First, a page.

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Cablegate: Vietnam: Launch of Child Labor Cooperation Project

This record is a partial extract of the original cable. The full text of the original cable is not available.

UNCLAS SECTION 01 OF 02 HANOI 000448

SIPDIS

SENSITIVE

STATE PASS USDOL ILAB
STATE ALSO PASS USAID FOR ANTOINETTE FERRARA
STATE ALSO PASS USTR FOR EBRYAN
PHNOM PENH FOR USAID

E.O. 12958: N/A
TAGS: ELAB EAID ECON ETRD VM HUMANR LABOR
SUBJECT: VIETNAM: LAUNCH OF CHILD LABOR COOPERATION PROJECT

REF: 02 HANOI 2914

1. (U) SUMMARY: On February 18, the sixth and final U.S.
Department of Labor (USDOL) funded project, the National
Program for the Prevention and Elimination of Child Labor,
officially commenced. This project focuses on the
prevention and elimination of child labor by strengthening
the capacity of government, mass organizations and civil
society to address the problems of the worst forms of child
labor through the prevention, protection and removal from
dangerous work of children who are at the greatest risk. As
Vietnam's economy transforms, there has been both a dramatic
fall in the numbers of children participating in economic
activities and the growth of new forms of vulnerabilities.
Prior to this project Vietnam had already begun to address
the issue through such actions as the ratification of ILO
Convention 182. However, this program presents an
opportunity to bring together the various stakeholders in a
more cohesive and comprehensive approach. END SUMMARY.

2. (U) Continuing implementation of the 2000 U.S.-Vietnam
Memorandum of Understanding on Labor (MOU) and its
accompanying technical assistance programs (see reftel), the
U.S. Department of Labor (USDOL) funded National Program for
the Prevention and Elimination of Child Labor was officially
launched on February 18. This 30-month, $500,000 program
focuses on the prevention and elimination of child labor by
strengthening the capacity of government, mass organizations
and civil society to address the problems of the worst forms
of child labor through the prevention, protection and
removal from dangerous work of children who are at the
greatest risk. It is being executed by the International
Labor Organization (ILO) Program on the Elimination of Child
Labor (IPEC) in collaboration with Vietnam's Ministry of
Labor, Invalids and Social Affairs (MOLISA), the Ministry of
Education and Training, provincial governments, Vietnam
General Confederation of Labor (VGCL), the Vietnam Chamber
of Commerce and Industry (VCCI), and the Vietnam Cooperative
Alliance (VCA). These bodies will cooperate to carry out
research, raise awareness, review national laws, and promote
the creation of community-based monitoring of child labor.
In addition to working to progressively eliminate child
labor in selected hazardous sectors by removing a total of
approximately 1500 children from work, the program will
provide these children with social protection services.
Furthermore, recognizing that the issue of the child labor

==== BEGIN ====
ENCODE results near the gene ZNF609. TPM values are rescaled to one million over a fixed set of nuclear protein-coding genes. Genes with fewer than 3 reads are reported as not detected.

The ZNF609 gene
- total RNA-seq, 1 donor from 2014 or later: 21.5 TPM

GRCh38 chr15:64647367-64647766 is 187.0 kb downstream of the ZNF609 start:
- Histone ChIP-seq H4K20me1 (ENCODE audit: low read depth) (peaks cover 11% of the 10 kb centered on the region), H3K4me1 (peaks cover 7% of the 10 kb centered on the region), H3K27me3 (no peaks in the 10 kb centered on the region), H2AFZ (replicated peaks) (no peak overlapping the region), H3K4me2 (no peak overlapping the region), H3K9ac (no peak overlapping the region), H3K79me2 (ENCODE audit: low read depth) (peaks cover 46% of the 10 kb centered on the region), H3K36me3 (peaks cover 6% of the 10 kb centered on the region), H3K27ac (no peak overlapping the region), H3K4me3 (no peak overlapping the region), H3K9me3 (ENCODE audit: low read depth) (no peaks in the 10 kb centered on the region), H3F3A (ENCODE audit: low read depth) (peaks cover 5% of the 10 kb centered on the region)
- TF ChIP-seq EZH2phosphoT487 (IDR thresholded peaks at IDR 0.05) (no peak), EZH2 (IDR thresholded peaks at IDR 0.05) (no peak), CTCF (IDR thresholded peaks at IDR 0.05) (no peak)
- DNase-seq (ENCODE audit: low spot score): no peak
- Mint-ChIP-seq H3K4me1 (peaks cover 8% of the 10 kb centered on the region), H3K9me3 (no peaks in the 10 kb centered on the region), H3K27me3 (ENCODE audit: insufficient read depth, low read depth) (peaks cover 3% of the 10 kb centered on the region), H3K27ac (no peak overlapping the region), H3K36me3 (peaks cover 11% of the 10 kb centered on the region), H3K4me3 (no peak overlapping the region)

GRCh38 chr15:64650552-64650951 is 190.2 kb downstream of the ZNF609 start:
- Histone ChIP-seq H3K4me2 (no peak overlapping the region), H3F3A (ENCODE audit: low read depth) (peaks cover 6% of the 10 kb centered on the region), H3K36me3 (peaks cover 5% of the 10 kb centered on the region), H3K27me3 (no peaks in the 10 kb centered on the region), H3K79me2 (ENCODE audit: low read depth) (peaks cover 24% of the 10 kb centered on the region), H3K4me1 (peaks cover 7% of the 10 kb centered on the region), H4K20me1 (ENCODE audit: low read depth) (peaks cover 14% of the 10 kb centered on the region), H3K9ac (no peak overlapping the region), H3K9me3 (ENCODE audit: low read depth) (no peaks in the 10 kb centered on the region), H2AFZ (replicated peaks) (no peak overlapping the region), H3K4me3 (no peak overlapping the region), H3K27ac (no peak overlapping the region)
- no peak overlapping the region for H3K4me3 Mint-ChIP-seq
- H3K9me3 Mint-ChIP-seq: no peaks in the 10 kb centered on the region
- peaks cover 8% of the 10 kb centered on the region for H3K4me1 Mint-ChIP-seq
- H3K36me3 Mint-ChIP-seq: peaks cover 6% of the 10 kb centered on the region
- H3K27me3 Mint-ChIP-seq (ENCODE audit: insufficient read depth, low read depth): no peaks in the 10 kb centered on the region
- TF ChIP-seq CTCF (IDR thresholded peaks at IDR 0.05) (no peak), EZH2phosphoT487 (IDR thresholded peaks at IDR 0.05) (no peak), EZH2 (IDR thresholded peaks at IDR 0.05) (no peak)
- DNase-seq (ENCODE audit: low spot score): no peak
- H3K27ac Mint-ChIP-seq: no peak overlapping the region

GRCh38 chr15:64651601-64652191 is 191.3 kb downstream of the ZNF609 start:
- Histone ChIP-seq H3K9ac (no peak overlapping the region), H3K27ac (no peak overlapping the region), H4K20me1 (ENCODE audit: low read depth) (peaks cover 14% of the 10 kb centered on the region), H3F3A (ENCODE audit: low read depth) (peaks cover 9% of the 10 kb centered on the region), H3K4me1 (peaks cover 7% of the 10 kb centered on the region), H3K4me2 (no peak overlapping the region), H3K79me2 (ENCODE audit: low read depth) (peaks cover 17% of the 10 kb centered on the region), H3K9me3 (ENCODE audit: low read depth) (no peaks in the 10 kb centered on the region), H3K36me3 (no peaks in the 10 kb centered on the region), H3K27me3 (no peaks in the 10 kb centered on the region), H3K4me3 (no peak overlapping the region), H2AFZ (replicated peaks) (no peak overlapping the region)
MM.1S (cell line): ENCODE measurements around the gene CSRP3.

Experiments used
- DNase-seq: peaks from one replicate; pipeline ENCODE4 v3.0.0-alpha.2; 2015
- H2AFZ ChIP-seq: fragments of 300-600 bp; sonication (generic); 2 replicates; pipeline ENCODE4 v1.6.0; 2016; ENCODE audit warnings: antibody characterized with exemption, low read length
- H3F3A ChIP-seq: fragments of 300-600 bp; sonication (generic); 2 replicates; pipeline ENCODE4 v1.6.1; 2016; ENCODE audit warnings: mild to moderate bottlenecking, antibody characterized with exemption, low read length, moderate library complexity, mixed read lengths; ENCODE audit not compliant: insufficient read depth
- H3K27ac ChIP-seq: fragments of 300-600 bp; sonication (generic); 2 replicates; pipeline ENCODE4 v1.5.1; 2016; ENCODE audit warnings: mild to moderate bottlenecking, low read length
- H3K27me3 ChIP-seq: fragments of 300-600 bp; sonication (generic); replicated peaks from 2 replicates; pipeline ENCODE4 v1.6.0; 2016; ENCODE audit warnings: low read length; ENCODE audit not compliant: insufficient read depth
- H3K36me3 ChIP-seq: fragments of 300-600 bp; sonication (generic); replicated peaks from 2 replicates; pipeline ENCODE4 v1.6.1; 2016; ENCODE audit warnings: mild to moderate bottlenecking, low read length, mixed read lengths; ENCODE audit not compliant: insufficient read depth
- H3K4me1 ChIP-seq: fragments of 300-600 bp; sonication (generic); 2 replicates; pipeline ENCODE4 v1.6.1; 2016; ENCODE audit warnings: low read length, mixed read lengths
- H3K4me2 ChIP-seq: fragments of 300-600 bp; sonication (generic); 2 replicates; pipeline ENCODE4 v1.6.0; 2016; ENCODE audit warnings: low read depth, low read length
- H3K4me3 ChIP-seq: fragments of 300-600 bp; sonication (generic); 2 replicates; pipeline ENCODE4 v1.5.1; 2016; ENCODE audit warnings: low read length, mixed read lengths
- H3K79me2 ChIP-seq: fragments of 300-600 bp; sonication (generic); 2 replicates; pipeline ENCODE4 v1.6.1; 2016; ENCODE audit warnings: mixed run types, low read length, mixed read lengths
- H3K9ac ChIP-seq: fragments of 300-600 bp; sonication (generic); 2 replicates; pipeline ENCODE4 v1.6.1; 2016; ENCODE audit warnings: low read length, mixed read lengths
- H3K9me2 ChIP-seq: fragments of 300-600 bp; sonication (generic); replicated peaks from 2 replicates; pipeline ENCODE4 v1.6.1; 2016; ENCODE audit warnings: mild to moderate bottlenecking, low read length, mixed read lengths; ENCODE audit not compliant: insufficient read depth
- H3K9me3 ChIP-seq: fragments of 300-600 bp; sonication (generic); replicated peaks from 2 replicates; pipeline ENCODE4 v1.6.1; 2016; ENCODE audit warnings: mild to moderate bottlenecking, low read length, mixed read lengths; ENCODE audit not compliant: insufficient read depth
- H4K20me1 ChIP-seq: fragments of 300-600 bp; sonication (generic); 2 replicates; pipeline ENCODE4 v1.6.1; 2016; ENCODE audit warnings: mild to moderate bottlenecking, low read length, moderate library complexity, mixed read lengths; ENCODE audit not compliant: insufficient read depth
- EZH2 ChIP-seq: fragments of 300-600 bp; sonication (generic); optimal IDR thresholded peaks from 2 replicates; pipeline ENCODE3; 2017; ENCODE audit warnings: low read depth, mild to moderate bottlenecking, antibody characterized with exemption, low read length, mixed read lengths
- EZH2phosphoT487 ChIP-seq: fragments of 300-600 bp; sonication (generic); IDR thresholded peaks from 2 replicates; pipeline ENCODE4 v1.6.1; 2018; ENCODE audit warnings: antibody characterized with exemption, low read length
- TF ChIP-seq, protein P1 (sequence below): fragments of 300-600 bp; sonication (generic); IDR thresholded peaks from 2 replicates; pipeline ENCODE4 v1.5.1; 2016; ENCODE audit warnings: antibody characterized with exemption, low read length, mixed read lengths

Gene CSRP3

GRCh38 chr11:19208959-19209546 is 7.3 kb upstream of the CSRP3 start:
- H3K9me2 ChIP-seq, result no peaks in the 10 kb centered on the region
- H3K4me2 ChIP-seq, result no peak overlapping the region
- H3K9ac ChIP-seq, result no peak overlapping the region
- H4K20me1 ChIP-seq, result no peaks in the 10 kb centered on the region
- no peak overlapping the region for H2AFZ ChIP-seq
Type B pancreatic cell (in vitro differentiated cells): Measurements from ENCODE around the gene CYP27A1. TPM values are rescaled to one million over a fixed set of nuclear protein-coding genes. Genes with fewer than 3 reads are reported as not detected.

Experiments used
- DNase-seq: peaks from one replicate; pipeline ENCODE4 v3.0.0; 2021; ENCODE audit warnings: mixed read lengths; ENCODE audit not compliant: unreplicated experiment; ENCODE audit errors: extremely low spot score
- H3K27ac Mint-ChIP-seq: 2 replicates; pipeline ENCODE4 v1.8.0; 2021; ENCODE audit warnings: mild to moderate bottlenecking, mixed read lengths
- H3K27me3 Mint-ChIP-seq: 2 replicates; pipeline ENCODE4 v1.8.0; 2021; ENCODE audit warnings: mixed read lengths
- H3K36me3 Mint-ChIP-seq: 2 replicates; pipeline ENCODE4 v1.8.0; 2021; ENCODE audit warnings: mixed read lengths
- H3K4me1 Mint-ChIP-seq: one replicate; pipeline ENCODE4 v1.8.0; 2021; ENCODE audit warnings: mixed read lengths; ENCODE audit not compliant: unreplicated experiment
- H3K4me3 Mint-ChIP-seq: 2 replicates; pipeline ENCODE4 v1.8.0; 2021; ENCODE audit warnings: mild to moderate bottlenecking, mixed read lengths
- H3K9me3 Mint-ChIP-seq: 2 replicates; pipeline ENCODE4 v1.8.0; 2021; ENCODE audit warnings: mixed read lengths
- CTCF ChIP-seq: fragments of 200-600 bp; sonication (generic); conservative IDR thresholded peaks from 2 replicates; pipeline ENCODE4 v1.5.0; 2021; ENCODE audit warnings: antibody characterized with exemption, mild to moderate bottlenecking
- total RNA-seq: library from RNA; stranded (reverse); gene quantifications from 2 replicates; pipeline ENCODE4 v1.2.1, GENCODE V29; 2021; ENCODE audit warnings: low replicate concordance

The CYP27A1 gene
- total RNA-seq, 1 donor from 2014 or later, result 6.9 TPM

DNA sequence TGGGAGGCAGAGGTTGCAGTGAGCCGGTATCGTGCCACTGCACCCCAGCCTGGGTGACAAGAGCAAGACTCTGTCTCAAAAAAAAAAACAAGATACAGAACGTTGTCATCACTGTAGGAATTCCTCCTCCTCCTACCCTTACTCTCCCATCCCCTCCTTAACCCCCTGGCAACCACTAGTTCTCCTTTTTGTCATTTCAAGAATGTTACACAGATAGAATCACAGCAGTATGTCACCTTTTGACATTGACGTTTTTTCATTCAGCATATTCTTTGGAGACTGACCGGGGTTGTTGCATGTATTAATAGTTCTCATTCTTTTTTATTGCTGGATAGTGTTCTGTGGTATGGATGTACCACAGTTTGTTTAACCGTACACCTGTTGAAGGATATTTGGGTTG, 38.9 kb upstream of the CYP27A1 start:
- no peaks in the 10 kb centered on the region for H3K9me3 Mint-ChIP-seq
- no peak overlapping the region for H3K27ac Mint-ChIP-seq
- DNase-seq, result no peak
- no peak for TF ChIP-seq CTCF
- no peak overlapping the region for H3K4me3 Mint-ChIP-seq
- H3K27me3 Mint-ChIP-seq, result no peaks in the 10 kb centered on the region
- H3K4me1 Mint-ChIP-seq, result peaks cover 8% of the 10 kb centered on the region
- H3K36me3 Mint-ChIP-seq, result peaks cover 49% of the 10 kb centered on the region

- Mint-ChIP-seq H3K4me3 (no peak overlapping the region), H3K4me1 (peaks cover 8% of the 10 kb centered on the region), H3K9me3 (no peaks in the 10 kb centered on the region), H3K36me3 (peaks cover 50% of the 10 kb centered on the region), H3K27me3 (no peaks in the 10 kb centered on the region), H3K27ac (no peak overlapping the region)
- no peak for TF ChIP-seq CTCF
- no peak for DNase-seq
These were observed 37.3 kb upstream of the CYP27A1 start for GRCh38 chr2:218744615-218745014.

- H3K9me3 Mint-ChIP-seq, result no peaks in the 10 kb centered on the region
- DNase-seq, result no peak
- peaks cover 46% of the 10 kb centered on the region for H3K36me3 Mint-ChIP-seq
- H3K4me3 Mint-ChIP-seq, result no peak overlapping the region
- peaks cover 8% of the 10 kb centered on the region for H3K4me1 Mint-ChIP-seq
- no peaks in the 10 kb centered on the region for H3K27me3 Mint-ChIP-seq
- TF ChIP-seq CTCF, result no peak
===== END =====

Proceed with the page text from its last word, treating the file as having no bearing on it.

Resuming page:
cannot be resolved without creating alternative sources of
income, the program will enable family members of former
working children to access income generation and training
activities.
3. (U) At the official launch ceremony, speakers from
MOLISA, the ILO, the provinces and Embassy highlighted
Vietnam's continuing efforts in this area, including the
ratification of ILO Convention 182 on the Prohibition and
Immediate Action on the Worst Forms of Child Labor and the
creation of a Draft National Plan of Action on Child Labor.
They pointed out that as Vietnam's economy transforms, there
has been, in general terms, a dramatic fall in the numbers
of children participating in economic activities. However,
reports indicate a rise in internal migration and the
numbers of displaced and unregistered families and children
found in urban centers. Children and young people can now
be found in informal work arrangements that are unsupervised
and unregulated. U.S. DCM emphasized that we are especially
concerned about children, who work long hours, sometimes
away from home, under exploitative, socially unjust or
hazardous conditions, with little or no pay, and who are
deprived of their right to health, education and future
development.
4. (SBU) COMMENT AND RECOMMENDATION: The GVN, having
approved the project in March 2002, has been anxiously
awaiting its launch while the ILO worked through its own
internal process. A number of issues still need to be
addressed between USDOL and the National Project Manager.
Post therefore, recommends that the USDOL International
Program Analyst come to Vietnam as soon as possible for in-
country consultations.
5. (SBU) COMMENT CONT'D: With this program underway, all
six projects outlined in the bilateral MOU have begun. As
we approach this year's bilateral labor dialogue, the future
of this excellent cooperation program should be discussed.
While the approval process was neither quick nor easy, the
GVN is enthusiastically implementing all six projects with
excellent results. The MOU has provided an important tool to
advancing labor issues in Vietnam. Post recommends
consideration of additional programs that could fall under
the MOU.
BURGHARDT

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